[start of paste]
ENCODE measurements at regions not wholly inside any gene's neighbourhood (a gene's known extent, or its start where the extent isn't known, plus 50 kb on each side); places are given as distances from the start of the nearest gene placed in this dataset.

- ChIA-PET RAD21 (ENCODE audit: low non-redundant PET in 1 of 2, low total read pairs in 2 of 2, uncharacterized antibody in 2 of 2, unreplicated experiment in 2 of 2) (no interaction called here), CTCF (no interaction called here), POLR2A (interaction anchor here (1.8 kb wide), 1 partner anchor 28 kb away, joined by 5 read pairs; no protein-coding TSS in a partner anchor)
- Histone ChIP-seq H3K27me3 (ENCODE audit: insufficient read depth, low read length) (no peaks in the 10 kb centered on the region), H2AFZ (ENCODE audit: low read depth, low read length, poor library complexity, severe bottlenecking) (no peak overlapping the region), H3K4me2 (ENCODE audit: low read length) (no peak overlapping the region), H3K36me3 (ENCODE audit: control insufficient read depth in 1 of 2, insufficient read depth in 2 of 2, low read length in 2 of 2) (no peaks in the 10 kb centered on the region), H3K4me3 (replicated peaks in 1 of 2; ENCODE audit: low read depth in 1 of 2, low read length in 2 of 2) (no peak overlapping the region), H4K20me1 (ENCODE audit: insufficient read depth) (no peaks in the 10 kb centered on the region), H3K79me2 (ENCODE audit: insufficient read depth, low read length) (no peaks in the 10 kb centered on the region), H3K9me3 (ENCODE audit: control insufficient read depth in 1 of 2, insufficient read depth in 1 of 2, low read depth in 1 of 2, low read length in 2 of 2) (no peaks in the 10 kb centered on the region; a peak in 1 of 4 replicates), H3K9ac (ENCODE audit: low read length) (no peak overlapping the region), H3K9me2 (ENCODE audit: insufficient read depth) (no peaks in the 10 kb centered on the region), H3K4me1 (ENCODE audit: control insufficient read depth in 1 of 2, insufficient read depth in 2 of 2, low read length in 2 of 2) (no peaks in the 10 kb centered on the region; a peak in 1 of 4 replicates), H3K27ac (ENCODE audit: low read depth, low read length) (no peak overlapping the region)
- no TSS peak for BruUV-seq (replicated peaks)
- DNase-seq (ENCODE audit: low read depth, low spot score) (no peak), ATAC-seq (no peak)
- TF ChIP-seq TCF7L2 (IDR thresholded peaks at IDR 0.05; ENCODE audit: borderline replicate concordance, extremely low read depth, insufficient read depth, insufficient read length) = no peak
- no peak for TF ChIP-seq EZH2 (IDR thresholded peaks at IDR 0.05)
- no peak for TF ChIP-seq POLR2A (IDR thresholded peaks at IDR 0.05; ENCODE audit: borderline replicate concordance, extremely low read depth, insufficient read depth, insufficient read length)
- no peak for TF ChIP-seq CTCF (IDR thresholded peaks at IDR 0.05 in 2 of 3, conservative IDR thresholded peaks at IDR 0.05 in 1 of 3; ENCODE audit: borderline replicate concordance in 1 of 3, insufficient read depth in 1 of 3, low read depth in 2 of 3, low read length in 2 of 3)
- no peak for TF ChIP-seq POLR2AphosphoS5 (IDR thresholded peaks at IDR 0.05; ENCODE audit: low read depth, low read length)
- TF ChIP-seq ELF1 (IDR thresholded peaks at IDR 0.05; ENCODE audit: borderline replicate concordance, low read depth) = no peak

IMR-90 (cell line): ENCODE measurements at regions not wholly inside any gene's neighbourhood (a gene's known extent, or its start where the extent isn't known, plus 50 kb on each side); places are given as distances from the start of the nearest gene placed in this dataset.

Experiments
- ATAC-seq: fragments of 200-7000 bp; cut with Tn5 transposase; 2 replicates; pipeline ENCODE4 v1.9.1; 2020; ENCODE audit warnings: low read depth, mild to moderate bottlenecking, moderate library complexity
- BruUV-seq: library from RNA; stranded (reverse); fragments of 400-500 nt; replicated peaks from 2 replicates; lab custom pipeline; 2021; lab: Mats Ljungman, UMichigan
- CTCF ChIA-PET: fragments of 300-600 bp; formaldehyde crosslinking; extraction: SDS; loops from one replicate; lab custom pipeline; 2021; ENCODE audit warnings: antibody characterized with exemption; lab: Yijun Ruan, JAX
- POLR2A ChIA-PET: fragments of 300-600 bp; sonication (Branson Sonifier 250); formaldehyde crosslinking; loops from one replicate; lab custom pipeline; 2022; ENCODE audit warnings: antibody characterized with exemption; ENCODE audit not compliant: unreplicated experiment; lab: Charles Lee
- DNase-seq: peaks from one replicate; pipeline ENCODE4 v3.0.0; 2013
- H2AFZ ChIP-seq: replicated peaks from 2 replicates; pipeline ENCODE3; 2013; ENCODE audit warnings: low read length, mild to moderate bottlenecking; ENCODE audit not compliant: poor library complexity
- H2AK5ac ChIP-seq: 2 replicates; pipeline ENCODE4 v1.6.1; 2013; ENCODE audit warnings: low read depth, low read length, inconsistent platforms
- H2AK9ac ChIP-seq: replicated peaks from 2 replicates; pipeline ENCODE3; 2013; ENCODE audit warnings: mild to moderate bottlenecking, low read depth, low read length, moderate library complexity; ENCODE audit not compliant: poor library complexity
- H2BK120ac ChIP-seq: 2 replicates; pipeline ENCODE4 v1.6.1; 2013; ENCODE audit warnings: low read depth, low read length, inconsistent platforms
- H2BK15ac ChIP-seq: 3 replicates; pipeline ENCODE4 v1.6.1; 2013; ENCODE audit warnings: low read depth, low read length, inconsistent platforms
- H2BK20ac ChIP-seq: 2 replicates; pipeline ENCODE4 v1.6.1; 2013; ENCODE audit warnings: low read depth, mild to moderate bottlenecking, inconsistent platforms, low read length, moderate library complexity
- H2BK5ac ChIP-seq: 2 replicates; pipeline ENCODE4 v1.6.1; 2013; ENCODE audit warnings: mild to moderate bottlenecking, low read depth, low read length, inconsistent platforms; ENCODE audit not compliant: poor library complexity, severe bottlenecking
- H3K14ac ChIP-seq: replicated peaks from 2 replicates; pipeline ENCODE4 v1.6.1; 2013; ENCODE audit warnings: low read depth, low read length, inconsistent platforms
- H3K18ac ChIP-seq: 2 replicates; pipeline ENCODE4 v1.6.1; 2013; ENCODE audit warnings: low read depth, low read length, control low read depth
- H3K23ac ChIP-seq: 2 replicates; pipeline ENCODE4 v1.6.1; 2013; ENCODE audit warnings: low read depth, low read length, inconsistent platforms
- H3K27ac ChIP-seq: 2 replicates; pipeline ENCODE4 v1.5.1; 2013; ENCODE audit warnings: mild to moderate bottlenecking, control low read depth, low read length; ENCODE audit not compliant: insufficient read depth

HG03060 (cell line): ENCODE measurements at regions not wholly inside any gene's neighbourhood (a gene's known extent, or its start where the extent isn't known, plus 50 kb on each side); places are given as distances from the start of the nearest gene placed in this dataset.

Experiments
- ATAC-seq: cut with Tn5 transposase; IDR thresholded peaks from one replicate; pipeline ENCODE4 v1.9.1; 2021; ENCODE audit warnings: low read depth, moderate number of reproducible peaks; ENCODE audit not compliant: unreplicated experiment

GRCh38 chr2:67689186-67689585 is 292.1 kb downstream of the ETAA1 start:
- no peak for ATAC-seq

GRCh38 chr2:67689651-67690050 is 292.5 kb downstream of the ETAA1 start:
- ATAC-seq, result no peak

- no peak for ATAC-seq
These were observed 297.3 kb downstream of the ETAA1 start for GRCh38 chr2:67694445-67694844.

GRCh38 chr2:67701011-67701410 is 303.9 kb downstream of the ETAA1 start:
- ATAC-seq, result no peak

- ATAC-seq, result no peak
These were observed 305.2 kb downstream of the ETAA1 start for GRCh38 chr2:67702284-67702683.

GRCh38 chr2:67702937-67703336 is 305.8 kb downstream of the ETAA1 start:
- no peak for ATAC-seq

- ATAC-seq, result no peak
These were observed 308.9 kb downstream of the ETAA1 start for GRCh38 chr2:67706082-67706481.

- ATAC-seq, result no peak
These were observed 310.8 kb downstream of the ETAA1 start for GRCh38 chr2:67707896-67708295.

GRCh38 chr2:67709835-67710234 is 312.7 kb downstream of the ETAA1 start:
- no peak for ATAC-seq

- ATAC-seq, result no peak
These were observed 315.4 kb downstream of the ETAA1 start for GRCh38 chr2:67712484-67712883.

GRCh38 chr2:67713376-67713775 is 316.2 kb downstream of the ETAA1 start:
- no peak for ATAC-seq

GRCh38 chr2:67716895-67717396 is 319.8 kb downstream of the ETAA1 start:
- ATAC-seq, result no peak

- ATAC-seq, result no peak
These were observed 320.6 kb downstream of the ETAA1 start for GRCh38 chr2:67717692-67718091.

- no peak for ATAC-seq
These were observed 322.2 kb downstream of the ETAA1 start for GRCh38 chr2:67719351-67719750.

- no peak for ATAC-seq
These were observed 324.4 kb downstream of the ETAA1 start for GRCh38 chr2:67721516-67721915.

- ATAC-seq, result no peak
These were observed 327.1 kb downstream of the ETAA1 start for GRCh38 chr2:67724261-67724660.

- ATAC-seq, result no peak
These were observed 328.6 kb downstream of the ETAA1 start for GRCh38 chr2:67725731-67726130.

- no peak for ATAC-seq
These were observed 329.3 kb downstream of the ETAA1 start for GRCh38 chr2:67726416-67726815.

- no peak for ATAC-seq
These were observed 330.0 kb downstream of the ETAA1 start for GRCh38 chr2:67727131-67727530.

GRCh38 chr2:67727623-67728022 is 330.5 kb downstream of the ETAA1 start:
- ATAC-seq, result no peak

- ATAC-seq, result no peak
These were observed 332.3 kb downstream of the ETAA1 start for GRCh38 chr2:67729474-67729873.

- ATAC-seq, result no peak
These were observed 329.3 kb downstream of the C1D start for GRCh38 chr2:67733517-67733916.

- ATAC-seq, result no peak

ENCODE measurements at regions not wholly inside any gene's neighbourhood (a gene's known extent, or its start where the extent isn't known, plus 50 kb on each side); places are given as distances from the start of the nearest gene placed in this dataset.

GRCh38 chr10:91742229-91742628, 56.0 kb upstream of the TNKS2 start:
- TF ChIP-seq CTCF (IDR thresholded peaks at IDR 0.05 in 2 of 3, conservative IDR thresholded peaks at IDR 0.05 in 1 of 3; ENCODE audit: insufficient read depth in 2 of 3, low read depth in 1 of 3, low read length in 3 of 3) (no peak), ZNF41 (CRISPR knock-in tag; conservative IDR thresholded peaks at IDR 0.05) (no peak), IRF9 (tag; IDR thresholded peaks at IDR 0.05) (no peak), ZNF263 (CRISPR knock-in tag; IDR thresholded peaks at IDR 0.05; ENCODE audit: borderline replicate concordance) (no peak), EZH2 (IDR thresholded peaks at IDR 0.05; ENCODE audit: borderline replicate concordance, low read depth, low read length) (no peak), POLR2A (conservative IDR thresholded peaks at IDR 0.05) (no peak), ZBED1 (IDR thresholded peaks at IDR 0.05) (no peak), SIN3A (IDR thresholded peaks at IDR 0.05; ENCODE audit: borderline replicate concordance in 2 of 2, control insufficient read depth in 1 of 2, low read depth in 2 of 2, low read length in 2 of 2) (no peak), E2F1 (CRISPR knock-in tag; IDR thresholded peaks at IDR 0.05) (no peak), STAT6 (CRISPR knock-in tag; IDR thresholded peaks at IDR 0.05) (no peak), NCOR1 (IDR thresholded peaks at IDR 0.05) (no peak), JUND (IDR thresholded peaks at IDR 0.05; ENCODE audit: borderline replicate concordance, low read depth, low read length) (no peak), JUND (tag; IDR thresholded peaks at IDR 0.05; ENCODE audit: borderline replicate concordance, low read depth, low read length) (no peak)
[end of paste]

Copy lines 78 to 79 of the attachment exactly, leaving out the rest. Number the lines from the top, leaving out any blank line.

ENCODE measurements at regions not wholly inside any gene's neighbourhood (a gene's known extent, or its start where the extent isn't known, plus 50 kb on each side); places are given as distances from the start of the nearest gene placed in this dataset.

GRCh38 chr10:91742229-91742628, 56.0 kb upstream of the TNKS2 start: